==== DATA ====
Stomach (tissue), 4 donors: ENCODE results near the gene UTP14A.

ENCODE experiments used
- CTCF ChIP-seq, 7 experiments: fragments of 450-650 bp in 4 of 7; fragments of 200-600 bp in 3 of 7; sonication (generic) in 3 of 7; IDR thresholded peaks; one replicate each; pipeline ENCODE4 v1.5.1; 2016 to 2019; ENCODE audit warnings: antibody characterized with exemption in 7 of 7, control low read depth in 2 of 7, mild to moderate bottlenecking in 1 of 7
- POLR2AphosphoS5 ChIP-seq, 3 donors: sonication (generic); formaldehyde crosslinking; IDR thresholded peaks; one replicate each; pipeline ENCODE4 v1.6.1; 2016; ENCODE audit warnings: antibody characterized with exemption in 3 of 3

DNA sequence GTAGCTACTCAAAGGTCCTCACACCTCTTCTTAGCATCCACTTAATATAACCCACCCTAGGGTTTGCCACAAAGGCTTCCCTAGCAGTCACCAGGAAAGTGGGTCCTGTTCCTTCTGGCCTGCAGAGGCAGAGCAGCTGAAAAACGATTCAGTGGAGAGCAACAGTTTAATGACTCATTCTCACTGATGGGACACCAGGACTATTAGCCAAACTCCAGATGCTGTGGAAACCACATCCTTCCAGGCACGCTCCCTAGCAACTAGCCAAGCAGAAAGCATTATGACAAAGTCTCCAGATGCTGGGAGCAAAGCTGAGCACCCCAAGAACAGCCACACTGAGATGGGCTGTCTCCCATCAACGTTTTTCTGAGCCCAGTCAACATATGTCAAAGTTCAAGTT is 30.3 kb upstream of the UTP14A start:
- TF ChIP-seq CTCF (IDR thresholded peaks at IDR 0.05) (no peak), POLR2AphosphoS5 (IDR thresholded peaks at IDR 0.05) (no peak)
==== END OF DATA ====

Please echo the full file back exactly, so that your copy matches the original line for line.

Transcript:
Stomach (tissue), 4 donors: ENCODE results near the gene UTP14A.

ENCODE experiments used
- CTCF ChIP-seq, 7 experiments: fragments of 450-650 bp in 4 of 7; fragments of 200-600 bp in 3 of 7; sonication (generic) in 3 of 7; IDR thresholded peaks; one replicate each; pipeline ENCODE4 v1.5.1; 2016 to 2019; ENCODE audit warnings: antibody characterized with exemption in 7 of 7, control low read depth in 2 of 7, mild to moderate bottlenecking in 1 of 7
- POLR2AphosphoS5 ChIP-seq, 3 donors: sonication (generic); formaldehyde crosslinking; IDR thresholded peaks; one replicate each; pipeline ENCODE4 v1.6.1; 2016; ENCODE audit warnings: antibody characterized with exemption in 3 of 3

DNA sequence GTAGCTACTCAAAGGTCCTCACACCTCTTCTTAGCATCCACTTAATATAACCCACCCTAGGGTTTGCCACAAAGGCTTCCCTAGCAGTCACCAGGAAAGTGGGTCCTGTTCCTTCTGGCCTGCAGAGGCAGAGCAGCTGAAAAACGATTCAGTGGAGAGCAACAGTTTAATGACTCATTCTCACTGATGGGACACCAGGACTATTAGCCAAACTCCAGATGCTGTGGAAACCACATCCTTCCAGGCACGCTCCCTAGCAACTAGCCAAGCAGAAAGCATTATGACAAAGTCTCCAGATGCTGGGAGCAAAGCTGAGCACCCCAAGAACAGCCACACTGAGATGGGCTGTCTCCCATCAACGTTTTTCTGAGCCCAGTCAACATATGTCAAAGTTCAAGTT is 30.3 kb upstream of the UTP14A start:
- TF ChIP-seq CTCF (IDR thresholded peaks at IDR 0.05) (no peak), POLR2AphosphoS5 (IDR thresholded peaks at IDR 0.05) (no peak)